UK supermarkets may have been increasing food prices above the rate of inflation, new research suggests.

Findings by investment bank UBS could prompt the government to question the fairness of supermarket pricing, which could lead to a competition inquiry.

The UBS report said: “UK food prices are rising more rapidly than most other OECD economies’ food prices, and have significantly outstripped food retailers’ cost inflation. This could allow UK politicians to suggest that food price inflation is ‘unfair’ or ‘excessive’.”

UK food inflation hit an annual rate of 4.6% in February, its highest level for 18 months and significantly above the eurozone average of 1.5%.

Labour MP Chua Umunna, a member of the Treasury select committee, said: “These figures would suggest that the dominance of our supermarket sector by essentially five big players may be distorting the market, and this definitely merits investigation.”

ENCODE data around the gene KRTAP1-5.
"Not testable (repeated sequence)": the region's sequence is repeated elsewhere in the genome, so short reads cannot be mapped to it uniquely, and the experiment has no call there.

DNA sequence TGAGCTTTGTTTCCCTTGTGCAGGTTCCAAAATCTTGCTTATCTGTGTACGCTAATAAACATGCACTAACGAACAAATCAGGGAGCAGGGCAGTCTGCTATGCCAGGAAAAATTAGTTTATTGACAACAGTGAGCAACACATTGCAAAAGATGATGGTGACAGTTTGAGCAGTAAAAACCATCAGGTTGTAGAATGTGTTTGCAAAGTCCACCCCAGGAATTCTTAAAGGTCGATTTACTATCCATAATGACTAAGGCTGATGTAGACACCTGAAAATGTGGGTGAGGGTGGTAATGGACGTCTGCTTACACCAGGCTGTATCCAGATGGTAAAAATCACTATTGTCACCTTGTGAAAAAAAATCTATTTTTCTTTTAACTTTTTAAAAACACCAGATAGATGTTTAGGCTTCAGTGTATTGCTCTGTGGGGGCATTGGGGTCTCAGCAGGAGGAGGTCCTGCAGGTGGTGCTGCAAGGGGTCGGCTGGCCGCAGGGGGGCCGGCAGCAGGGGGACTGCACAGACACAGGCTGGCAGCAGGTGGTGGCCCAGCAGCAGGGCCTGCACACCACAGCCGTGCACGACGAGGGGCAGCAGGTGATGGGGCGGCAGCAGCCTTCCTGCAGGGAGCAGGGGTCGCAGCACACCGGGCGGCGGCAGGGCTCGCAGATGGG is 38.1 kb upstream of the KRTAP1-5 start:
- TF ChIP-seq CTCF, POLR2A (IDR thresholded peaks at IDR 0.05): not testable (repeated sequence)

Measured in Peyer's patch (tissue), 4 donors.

But the British Retail Consortium said the statistics did not take into account the high level of promotional activity in UK supermarkets.
BRC director general, Stephen Robertson, said: “Thirty eight per cent of groceries are now on promotion. No-one goes shopping and ignores all of the special offers. It isn’t an accurate reflection of real life.”

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